Gulf-to-Gourmet: Fresh, Local Seafood in St. Pete/Clearwater
For a sampler, look to this list of local specialties, with tips on where to enjoy them.
St. Pete/Clearwater’s location between the Gulf of Mexico and Tampa Bay promises an abundance of fresh, local seafood – and no shortage of restaurants that present them in myriad delicious ways.
This area is known as the “Grouper Capital of the World”, so you’ll find the local favourite at the forefront of menus, available year round. A golden fried fillet is commonly served on a bun with tangy tartar sauce, though its subtle flavor suits it for specials from spicy fish tacos to meaty fish cakes. At Walt’z Fish Shak on Madeira Beach, chef-owner Walt Gerbase updates his chalkboard menus daily based on the fresh catch. He works with local captains to source the grouper he serves blackened or fried alongside crispy cole slaw.
At Walt’z Fish Shak, order the local grouper “blackened” for a mild fish accented with black pepper and other spices.
Imagine raw mackerel, mullet and other fish smoked slowly over native wood, served whole or blended into a wildly flavorful spread. You can find it around the local area, but Ted Peters Famous Smoked Fish on South Pasadena is the icon. Nab a table outside or take the fish spread to go, and proceed directly to the beach nearby. Don’t forget the salty soda crackers for dipping.
May through October, area restaurants and fishing outfits harvest these crabs from traps set in local Gulf of Mexico waters. The crab meat is so sweet and firm, it’s likened to lobster. Order yours at restaurants such as Billy’s Stone Crab in Tierra Verde, which serves the fresh, orange-tinged claws hot with melted butter or cold with piquant mustard sauce.
With its views of Tierra Verde and plates of sweet stone crab, Billy’s Stone Crab is an iconic dining experience in St. Pete/Clearwater.
Warm Gulf of Mexico waters nurture large oysters that withstand baking, frying and inventive flavor combinations. Still, freshly shucked raw oysters are just what some diners crave. The Oyster Bar on downtown St. Petersburg’s eclectic Central Avenue serves the briny bites every which way; try the Kilpatrick to add smoked bacon and caramelized onion.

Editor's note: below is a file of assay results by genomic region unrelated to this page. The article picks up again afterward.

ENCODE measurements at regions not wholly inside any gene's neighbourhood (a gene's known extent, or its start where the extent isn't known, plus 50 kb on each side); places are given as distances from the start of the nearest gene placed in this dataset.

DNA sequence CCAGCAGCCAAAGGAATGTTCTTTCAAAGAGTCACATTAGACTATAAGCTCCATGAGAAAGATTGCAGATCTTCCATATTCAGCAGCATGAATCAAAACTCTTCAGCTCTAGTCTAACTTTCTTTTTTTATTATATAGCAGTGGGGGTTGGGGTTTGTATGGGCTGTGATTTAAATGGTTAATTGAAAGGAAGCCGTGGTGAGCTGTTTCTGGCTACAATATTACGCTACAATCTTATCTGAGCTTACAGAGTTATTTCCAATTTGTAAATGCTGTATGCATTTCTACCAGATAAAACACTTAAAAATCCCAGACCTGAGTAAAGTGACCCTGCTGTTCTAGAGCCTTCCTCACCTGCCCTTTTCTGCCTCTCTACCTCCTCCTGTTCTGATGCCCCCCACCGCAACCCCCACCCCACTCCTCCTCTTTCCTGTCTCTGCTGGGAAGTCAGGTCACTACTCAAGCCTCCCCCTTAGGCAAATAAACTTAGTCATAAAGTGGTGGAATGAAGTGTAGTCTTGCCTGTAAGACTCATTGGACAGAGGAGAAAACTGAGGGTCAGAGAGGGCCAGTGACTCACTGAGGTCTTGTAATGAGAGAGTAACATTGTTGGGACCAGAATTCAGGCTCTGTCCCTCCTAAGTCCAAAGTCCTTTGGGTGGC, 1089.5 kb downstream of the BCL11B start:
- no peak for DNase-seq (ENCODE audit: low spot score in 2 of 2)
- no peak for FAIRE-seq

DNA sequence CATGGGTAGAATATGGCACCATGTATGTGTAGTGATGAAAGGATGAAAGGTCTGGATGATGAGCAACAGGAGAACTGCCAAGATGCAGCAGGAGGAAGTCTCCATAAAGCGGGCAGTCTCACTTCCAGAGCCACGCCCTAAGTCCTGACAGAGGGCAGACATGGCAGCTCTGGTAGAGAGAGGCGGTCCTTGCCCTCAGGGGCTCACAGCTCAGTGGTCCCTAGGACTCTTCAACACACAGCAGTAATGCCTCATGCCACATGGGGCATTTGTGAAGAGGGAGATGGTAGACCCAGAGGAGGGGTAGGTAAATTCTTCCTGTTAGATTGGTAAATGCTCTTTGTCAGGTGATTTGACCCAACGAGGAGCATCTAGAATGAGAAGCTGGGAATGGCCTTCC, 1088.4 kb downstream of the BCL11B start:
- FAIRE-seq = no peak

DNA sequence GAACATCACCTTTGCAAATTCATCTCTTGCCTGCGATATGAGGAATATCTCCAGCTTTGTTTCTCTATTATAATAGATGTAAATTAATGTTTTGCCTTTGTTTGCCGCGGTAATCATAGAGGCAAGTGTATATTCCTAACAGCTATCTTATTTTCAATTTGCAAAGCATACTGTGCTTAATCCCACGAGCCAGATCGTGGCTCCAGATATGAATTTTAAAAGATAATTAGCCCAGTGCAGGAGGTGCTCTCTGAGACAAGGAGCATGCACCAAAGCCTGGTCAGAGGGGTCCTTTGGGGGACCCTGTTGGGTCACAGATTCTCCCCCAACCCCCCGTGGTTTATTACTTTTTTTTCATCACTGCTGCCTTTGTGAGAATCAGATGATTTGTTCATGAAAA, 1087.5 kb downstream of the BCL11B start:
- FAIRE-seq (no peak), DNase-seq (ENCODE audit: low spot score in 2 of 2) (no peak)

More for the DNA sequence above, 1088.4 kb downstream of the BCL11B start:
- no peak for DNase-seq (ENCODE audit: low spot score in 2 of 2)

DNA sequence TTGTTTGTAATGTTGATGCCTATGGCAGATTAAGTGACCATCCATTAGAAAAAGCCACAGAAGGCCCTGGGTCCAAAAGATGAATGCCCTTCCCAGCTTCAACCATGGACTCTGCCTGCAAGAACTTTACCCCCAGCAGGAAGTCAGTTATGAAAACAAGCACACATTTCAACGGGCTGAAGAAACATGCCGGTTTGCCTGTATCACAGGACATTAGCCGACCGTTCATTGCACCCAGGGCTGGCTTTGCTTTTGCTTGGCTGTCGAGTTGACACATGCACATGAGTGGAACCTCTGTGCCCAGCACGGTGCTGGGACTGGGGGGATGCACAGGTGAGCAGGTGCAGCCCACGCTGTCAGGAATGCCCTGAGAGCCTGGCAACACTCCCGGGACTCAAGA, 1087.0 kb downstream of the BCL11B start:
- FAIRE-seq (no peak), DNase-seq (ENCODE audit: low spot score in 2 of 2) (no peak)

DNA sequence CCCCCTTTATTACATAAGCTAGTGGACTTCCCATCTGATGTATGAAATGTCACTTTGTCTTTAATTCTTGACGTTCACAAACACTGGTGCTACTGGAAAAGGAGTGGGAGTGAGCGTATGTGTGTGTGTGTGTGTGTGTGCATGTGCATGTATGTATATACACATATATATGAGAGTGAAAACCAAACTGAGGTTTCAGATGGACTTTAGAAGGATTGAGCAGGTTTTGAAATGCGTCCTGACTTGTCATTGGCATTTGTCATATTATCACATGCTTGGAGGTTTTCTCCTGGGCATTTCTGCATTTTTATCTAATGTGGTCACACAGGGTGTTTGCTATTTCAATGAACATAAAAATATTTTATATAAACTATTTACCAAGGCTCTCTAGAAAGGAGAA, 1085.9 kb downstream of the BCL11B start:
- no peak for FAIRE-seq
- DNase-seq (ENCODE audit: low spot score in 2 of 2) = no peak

The Oyster Bar in downtown St. Petersburg serves Gulf oysters prepared every which way.
These blue-hued specimens are available year round, though connoisseurs anticipate the arrival of the buttery, soft shell variety in spring. Blue crab cakes, crispy yet tender, make most menus, or try a creative preparation such as guacamole studded with the sweet meat (available at Guppy’s on Indian Rocks Beach).
Wild Gulf shrimp vary in color and size. You might savor the plump pink variety in a simple “shrimp cocktail” with a squeeze of lemon and a red, horseradish-based dipping sauce. Other varieties include golden fried, featured in creamy pasta dishes or stuffed with crab – any of the Frenchy’s family of restaurants in the area can enlighten you.
Whether you order them fried, chilled in a “cocktail” or folded into warm, comforting grits, Gulf shrimp are an essential taste of local seafood.
The St. Petersburg/Clearwater area is served by two international airports (St. Pete-Clearwater International Airport and Tampa International Airport), making flying in and out simple. These gateways to paradise feature service from more than 30 airlines, competitive rates and efficient facilities packed with amenities. Direct international flights are available from Panama, London, Frankfurt and Zurich.
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